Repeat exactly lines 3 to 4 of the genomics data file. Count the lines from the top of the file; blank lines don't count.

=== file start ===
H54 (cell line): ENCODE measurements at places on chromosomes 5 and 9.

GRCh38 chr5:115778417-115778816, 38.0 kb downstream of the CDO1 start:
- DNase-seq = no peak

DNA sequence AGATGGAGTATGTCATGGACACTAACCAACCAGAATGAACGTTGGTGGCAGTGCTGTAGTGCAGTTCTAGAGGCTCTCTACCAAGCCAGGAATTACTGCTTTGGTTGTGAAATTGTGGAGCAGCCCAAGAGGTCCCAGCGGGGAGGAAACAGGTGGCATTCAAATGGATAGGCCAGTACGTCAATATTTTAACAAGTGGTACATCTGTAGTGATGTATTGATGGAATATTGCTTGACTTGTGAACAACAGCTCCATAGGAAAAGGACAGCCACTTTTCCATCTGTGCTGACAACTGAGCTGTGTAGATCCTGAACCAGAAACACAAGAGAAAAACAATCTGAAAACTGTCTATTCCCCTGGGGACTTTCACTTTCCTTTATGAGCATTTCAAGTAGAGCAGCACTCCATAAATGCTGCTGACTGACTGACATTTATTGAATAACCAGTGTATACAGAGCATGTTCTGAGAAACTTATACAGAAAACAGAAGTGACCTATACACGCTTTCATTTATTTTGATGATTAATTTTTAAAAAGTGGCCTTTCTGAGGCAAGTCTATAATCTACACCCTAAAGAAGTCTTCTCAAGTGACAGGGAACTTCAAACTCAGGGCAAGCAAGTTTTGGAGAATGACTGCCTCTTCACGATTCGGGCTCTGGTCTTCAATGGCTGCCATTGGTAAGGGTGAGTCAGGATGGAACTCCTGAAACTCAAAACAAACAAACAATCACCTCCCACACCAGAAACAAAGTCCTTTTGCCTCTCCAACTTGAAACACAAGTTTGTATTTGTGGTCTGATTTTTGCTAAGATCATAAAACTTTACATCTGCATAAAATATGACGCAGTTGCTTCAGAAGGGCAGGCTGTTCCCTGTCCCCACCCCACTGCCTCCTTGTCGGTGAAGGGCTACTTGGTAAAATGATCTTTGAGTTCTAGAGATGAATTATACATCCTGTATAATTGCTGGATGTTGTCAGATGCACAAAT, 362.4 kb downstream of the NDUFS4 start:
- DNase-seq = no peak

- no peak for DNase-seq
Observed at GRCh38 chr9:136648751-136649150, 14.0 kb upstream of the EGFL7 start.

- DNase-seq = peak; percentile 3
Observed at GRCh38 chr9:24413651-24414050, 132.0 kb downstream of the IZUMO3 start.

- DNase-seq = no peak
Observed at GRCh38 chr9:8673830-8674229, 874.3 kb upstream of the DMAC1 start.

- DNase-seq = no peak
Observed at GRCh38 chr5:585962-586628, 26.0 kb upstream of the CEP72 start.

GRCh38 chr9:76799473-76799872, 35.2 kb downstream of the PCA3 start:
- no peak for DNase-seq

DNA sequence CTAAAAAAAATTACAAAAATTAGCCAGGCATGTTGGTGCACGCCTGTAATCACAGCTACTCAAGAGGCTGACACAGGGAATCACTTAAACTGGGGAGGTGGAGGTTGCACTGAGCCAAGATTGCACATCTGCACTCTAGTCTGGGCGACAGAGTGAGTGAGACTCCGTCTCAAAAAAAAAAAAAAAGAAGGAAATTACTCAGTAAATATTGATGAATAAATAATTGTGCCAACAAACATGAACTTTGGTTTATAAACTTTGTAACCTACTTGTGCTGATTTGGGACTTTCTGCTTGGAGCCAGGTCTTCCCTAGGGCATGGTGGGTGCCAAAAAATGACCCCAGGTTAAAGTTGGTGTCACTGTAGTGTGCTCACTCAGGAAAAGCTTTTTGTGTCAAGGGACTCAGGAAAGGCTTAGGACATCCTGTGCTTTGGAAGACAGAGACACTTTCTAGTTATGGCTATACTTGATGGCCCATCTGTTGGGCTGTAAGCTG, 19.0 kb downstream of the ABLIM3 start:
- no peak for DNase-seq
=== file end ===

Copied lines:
- DNase-seq = no peak

DNA sequence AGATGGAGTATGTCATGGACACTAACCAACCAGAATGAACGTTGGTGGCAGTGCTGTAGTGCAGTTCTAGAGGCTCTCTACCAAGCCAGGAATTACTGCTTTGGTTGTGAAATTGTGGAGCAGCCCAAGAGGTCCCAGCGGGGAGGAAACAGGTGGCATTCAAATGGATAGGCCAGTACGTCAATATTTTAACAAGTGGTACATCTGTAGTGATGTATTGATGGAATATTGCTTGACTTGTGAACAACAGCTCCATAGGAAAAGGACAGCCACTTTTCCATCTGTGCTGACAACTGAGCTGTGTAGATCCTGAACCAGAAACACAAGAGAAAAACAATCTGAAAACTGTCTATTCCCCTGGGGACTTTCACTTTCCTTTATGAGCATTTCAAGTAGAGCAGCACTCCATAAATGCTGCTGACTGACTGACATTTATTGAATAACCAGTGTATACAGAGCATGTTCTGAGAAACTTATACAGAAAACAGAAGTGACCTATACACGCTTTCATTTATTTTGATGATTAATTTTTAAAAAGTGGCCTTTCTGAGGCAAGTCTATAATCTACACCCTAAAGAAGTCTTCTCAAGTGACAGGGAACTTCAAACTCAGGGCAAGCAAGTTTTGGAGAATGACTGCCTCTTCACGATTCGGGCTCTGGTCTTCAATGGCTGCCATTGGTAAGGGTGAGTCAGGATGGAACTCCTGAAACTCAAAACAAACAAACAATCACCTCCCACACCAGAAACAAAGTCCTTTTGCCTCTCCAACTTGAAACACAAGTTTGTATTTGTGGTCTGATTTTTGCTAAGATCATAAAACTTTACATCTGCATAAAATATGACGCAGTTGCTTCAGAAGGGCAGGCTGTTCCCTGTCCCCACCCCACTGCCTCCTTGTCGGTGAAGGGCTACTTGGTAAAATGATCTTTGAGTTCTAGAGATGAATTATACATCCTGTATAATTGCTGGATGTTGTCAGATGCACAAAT, 362.4 kb downstream of the NDUFS4 start: